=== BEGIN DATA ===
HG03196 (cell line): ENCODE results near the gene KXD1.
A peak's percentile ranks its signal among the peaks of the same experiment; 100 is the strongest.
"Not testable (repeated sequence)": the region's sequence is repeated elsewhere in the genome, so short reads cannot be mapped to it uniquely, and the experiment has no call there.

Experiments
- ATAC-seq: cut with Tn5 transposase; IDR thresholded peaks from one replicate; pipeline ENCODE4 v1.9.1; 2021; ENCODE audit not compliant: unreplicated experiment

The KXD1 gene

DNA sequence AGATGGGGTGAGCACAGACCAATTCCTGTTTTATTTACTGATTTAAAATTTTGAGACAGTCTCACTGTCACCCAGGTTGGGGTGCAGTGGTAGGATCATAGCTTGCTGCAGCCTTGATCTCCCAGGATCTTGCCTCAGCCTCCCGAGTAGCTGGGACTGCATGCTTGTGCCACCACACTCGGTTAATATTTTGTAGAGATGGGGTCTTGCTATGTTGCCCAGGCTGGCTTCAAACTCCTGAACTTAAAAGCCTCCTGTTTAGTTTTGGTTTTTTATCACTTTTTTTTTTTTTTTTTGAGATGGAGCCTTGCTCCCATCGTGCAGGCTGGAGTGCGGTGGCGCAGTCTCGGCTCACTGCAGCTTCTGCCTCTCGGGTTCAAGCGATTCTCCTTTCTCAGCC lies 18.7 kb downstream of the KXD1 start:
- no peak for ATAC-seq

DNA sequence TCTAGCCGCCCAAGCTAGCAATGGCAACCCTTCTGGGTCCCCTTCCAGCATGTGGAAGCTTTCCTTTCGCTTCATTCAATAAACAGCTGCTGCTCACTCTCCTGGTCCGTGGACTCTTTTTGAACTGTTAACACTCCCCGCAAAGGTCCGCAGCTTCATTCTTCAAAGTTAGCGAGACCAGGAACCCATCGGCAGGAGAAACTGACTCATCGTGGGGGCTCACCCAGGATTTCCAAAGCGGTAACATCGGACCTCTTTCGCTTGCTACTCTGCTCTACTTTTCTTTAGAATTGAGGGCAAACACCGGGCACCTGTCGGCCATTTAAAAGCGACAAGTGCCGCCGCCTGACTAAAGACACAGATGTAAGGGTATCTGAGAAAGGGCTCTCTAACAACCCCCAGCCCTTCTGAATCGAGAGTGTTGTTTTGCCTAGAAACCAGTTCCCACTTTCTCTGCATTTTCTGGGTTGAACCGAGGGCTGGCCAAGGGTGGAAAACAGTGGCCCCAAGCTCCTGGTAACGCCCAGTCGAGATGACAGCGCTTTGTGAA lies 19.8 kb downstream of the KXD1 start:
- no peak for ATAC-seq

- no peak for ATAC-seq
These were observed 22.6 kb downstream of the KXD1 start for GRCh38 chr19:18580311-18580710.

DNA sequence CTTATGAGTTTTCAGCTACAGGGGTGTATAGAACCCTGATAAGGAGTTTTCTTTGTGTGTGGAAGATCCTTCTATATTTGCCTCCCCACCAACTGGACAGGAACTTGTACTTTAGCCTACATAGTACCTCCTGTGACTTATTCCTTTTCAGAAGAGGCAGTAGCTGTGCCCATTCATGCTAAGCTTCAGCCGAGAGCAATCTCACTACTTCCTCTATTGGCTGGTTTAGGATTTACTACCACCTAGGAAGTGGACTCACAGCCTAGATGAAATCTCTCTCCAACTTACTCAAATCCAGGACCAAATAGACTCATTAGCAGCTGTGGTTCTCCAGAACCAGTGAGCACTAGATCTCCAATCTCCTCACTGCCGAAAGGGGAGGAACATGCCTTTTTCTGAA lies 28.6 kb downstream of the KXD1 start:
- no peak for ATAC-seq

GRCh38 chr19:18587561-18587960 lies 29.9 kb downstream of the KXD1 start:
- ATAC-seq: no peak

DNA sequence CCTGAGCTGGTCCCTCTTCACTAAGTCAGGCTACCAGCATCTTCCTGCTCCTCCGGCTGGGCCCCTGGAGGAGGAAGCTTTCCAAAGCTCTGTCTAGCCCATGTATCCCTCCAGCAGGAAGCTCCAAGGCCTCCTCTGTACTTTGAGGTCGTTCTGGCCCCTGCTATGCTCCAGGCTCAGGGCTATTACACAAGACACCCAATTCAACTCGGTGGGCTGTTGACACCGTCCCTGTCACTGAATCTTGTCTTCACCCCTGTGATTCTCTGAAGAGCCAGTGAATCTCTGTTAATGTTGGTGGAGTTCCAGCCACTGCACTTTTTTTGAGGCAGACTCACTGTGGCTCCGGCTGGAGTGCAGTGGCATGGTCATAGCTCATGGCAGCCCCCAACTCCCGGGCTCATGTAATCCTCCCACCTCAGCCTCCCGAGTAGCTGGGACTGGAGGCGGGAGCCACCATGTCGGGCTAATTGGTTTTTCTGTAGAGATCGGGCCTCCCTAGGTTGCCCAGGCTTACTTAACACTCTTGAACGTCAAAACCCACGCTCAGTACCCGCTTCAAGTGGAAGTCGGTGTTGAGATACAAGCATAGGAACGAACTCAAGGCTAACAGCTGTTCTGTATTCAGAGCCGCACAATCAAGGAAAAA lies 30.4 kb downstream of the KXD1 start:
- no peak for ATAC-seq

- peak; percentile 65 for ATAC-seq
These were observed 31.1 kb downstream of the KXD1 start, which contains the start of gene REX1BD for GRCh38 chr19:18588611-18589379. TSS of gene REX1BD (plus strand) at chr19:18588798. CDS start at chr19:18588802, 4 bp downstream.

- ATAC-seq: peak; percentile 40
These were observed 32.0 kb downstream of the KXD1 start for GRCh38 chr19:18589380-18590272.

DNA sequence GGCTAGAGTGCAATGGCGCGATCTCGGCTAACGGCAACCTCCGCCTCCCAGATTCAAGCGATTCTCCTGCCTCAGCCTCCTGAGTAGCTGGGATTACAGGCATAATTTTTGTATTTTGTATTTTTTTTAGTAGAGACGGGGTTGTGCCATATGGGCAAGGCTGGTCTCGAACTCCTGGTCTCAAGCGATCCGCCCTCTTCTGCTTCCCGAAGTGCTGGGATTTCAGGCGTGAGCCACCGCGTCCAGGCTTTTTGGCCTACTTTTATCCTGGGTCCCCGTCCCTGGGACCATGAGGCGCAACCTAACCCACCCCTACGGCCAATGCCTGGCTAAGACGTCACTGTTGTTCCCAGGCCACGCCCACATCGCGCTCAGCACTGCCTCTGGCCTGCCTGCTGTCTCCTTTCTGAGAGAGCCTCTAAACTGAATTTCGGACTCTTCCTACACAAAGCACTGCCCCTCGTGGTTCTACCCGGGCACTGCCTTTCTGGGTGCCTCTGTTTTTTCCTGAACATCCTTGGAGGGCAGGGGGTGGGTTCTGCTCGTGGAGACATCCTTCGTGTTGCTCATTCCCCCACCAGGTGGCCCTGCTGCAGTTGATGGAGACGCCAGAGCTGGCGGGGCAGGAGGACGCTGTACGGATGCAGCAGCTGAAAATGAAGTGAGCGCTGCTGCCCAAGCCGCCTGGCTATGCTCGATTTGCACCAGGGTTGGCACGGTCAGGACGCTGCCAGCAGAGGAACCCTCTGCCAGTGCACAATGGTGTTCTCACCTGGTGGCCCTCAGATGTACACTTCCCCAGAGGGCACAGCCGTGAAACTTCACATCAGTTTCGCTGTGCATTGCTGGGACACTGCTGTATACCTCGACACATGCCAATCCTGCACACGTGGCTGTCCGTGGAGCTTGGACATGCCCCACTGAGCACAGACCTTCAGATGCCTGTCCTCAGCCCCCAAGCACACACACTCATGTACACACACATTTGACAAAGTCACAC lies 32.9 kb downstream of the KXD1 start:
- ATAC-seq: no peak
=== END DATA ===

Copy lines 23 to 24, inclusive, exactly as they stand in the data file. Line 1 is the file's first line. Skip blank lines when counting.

DNA sequence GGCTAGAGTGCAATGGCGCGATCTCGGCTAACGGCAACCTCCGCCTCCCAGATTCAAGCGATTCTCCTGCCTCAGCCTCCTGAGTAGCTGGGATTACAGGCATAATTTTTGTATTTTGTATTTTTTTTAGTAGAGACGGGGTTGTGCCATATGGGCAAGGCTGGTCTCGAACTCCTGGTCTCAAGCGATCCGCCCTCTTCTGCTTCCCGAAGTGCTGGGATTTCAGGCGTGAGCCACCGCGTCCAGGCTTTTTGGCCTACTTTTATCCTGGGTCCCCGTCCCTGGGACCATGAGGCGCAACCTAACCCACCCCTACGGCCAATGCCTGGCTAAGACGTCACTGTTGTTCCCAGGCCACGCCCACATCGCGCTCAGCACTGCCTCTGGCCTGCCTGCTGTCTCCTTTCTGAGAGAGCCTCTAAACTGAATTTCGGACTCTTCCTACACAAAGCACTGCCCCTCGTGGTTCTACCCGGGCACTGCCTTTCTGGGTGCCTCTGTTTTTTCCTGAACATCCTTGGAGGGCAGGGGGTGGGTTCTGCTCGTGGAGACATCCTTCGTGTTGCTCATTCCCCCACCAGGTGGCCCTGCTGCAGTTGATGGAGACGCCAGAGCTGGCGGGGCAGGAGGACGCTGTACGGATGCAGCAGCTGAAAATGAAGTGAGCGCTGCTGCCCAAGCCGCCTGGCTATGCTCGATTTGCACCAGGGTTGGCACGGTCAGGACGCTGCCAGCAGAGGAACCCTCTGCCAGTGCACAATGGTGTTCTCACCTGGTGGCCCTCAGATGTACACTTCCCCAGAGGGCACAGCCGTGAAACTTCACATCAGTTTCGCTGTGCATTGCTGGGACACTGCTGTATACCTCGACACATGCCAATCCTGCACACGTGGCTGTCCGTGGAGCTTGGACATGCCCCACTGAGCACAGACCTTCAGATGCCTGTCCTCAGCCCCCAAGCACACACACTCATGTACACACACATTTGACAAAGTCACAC lies 32.9 kb downstream of the KXD1 start:
- ATAC-seq: no peak